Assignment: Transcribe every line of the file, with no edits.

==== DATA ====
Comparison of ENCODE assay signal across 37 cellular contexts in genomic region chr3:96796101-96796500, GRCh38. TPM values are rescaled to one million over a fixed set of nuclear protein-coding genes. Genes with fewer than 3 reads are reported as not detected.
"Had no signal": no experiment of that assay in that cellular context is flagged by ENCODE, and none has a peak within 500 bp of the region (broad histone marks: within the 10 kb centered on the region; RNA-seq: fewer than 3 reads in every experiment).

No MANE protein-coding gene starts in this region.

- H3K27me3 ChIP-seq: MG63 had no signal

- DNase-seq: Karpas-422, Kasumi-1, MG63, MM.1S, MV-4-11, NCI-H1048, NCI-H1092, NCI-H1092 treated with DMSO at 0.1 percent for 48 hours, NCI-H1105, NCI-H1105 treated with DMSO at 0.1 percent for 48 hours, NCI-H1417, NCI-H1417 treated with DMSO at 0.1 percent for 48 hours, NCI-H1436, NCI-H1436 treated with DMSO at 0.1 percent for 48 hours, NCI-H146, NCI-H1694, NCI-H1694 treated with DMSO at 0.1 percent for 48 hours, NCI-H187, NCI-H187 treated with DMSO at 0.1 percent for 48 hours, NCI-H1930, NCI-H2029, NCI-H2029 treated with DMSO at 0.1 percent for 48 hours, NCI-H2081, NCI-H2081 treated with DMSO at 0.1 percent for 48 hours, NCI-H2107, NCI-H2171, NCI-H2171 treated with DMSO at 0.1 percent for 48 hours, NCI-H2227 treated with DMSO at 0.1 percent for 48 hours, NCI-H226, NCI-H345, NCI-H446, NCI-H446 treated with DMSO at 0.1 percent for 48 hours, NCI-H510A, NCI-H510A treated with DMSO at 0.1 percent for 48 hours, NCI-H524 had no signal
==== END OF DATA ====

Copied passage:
Comparison of ENCODE assay signal across 37 cellular contexts in genomic region chr3:96796101-96796500, GRCh38. TPM values are rescaled to one million over a fixed set of nuclear protein-coding genes. Genes with fewer than 3 reads are reported as not detected.
"Had no signal": no experiment of that assay in that cellular context is flagged by ENCODE, and none has a peak within 500 bp of the region (broad histone marks: within the 10 kb centered on the region; RNA-seq: fewer than 3 reads in every experiment).

No MANE protein-coding gene starts in this region.

- H3K27me3 ChIP-seq: MG63 had no signal

- DNase-seq: Karpas-422, Kasumi-1, MG63, MM.1S, MV-4-11, NCI-H1048, NCI-H1092, NCI-H1092 treated with DMSO at 0.1 percent for 48 hours, NCI-H1105, NCI-H1105 treated with DMSO at 0.1 percent for 48 hours, NCI-H1417, NCI-H1417 treated with DMSO at 0.1 percent for 48 hours, NCI-H1436, NCI-H1436 treated with DMSO at 0.1 percent for 48 hours, NCI-H146, NCI-H1694, NCI-H1694 treated with DMSO at 0.1 percent for 48 hours, NCI-H187, NCI-H187 treated with DMSO at 0.1 percent for 48 hours, NCI-H1930, NCI-H2029, NCI-H2029 treated with DMSO at 0.1 percent for 48 hours, NCI-H2081, NCI-H2081 treated with DMSO at 0.1 percent for 48 hours, NCI-H2107, NCI-H2171, NCI-H2171 treated with DMSO at 0.1 percent for 48 hours, NCI-H2227 treated with DMSO at 0.1 percent for 48 hours, NCI-H226, NCI-H345, NCI-H446, NCI-H446 treated with DMSO at 0.1 percent for 48 hours, NCI-H510A, NCI-H510A treated with DMSO at 0.1 percent for 48 hours, NCI-H524 had no signal